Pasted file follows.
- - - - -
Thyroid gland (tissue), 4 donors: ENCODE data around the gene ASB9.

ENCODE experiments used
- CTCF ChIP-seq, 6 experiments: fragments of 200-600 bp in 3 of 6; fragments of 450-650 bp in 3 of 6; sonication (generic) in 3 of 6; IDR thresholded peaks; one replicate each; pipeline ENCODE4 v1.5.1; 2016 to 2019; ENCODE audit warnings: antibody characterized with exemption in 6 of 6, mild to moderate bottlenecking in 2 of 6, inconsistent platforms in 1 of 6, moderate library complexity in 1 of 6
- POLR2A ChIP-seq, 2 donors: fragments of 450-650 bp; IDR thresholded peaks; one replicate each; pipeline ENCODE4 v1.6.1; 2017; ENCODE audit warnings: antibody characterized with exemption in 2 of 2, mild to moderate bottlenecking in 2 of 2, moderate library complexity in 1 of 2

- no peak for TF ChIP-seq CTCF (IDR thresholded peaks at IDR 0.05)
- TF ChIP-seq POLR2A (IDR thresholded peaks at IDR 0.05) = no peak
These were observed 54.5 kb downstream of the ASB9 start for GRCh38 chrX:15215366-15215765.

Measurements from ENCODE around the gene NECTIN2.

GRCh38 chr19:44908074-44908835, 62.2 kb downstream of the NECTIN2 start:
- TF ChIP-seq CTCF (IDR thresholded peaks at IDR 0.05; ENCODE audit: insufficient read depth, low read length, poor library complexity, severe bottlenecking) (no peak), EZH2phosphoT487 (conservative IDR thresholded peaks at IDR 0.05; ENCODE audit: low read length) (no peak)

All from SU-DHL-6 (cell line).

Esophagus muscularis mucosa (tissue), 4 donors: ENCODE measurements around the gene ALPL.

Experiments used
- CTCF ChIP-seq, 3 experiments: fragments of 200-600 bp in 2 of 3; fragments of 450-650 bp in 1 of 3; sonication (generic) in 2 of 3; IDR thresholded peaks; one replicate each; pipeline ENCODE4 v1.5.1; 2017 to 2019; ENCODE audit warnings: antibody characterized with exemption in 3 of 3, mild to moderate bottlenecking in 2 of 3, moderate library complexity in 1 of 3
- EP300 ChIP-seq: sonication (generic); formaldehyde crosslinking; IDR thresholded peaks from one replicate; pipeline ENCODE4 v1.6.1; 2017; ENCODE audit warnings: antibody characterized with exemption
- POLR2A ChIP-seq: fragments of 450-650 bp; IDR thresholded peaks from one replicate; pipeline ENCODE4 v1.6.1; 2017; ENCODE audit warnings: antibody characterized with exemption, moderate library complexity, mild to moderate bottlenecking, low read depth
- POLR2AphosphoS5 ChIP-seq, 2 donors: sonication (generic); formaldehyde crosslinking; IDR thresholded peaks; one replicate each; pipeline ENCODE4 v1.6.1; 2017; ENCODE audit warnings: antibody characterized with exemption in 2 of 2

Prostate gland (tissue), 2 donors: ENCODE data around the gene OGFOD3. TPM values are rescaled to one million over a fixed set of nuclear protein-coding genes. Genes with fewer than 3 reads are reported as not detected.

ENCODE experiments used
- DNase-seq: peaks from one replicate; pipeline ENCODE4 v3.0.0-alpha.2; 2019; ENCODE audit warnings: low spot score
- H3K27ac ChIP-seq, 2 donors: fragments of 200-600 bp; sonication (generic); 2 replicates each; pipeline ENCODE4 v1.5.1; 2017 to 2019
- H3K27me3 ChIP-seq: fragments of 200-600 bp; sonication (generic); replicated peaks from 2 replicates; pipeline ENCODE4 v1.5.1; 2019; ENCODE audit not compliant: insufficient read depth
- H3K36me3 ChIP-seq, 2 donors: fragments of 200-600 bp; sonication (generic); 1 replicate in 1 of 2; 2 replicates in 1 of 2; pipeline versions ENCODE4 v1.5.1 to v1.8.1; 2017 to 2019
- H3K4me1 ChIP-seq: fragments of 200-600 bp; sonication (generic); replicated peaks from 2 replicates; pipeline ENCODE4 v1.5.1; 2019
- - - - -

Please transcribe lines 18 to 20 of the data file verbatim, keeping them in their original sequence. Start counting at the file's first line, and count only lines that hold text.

Prostate gland (tissue), 2 donors: ENCODE data around the gene OGFOD3. TPM values are rescaled to one million over a fixed set of nuclear protein-coding genes. Genes with fewer than 3 reads are reported as not detected.

ENCODE experiments used
- DNase-seq: peaks from one replicate; pipeline ENCODE4 v3.0.0-alpha.2; 2019; ENCODE audit warnings: low spot score